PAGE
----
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Portland International Airport makeover making progress

Sept. 09, 2022
5 min read
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With the exception of the new consolidated car rental center, Oregon’s Portland International Airport (PDX) looks pretty much the same from the outside.

However, step into the lobby these days and it’s clear that something's up.

The terminal lobby is a construction zone. The finished ceiling is gone. And so is the pre-security strip of local retail shops.

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Giant signs made to look like sticky notes acknowledge the disruption and offer clues about what’s going on with the multiyear $2 billion PDX Next remodel project in progress. There’s even a tub of foam earplugs that anyone can dip into in case the noise gets too loud.

HARRIET BASKAS/THE POINTS GUY

The key project piece to come is a curved 9-acre "forest-to-frame" terminal roof made entirely of Douglas fir harvested from family, tribal and other local, sustainably managed forests in Oregon and Washington.

PORT OF PORTLAND

Close attention was made to which wood came from where. So, when the giant roof is finally installed it will include “sourced from” signs for various sections.

Building and installing the giant roof is a creative challenge being solved like a puzzle.

Over the past year, crews constructed the roof off-site, on the ground just northwest of the airport. Now they are disassembling what they built into 20 giant football field-size sections dubbed "cassettes." They'll move them — very, very slowly and very, very carefully — one by one, across the airfield at night and into position atop giant Y-shaped steel columns.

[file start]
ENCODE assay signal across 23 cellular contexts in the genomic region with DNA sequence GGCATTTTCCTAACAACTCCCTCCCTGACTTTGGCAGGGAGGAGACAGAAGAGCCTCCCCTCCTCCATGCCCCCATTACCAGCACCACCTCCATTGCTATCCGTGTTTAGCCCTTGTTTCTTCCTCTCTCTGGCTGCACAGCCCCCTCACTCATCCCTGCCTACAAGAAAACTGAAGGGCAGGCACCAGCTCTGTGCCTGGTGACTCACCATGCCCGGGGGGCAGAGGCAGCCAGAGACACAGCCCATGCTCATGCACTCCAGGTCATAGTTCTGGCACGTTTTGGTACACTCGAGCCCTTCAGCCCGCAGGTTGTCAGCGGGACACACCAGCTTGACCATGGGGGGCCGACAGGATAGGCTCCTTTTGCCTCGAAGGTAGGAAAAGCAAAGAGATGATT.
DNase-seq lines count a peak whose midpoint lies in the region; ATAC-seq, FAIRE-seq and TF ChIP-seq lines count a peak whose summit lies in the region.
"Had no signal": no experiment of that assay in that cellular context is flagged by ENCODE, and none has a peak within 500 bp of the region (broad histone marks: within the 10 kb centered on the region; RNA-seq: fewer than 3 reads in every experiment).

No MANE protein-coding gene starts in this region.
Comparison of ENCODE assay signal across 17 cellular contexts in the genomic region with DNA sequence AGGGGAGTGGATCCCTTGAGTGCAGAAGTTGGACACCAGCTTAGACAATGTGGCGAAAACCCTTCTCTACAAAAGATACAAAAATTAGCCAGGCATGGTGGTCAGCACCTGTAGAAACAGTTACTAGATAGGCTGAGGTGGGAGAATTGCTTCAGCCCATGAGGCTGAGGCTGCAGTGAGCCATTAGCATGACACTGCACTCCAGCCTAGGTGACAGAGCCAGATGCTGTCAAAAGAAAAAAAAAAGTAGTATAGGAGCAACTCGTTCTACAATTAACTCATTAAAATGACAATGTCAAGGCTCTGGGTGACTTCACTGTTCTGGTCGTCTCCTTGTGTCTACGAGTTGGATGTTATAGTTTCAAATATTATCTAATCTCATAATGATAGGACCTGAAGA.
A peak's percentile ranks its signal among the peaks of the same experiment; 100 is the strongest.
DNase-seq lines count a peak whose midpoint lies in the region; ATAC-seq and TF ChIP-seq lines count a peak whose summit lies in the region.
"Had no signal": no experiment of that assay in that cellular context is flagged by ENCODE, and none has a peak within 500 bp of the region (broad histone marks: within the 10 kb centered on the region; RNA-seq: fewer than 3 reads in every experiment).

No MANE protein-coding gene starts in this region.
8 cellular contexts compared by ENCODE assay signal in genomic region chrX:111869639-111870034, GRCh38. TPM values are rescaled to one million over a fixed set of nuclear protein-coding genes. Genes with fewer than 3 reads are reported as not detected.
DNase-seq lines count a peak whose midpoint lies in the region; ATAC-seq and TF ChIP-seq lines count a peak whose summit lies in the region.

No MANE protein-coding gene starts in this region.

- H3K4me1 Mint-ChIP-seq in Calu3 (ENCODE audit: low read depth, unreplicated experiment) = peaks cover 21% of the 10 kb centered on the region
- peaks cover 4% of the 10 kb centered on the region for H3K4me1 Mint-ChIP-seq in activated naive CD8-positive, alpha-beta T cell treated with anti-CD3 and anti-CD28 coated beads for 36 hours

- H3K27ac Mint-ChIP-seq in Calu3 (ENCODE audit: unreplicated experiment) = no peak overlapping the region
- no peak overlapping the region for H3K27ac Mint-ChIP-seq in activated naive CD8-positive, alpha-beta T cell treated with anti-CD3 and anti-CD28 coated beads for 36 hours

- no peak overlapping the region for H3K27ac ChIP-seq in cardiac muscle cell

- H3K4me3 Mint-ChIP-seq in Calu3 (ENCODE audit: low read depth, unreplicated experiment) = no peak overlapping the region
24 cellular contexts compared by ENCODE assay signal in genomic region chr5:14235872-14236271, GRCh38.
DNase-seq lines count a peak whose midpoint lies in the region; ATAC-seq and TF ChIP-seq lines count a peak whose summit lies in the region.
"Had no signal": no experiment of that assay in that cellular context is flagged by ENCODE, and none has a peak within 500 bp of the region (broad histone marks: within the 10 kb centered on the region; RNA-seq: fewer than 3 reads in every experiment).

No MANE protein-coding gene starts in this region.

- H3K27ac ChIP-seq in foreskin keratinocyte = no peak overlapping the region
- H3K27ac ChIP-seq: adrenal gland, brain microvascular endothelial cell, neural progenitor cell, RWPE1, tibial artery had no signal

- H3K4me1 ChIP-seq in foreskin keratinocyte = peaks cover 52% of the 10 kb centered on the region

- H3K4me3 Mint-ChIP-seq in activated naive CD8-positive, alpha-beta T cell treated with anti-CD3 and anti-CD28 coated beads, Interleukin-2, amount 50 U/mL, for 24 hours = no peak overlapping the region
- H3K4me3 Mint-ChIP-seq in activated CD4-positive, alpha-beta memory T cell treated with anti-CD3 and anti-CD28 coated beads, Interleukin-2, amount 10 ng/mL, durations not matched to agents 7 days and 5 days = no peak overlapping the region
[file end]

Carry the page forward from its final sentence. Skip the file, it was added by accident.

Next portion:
The first piece of the new roof was moved into place over the course of four days during the final week of August. The other 19 cassettes should be in place by the end of this year. Airport officials say interior work will occur throughout 2023 and visitors and travelers should be able to walk under and enjoy the roof and its skylights by mid-2024.

HARRIET BASKAS/THE POINTS GUY

Meanwhile, inside the airport: Cool new things

The roof isn’t the only new feature at PDX. Much of the indoor space is being updated as well.

So far, as part of the project, Concourse B has been totally remodeled and Concourse E has been extended, bringing more space, more power plugs, better light, more art and new bars, restaurants and shops.

Concourse A was demolished. Now a new bigger and much brighter Concourse B has 10 gates servicing flights for Alaska Airlines’ regional airline, Horizon Air.

HARRIET BASKAS/THE POINTS GUY

This concourse has floor-to-ceiling windows, live plants, lots of wood paneling, fresh art and great views of the airfield. Local roaster Good Coffee serves creative caffeinated brews and pastries. And a branch of the popular Screen Door restaurant, serving up Southern fried chicken and waffles, opened at the end of August.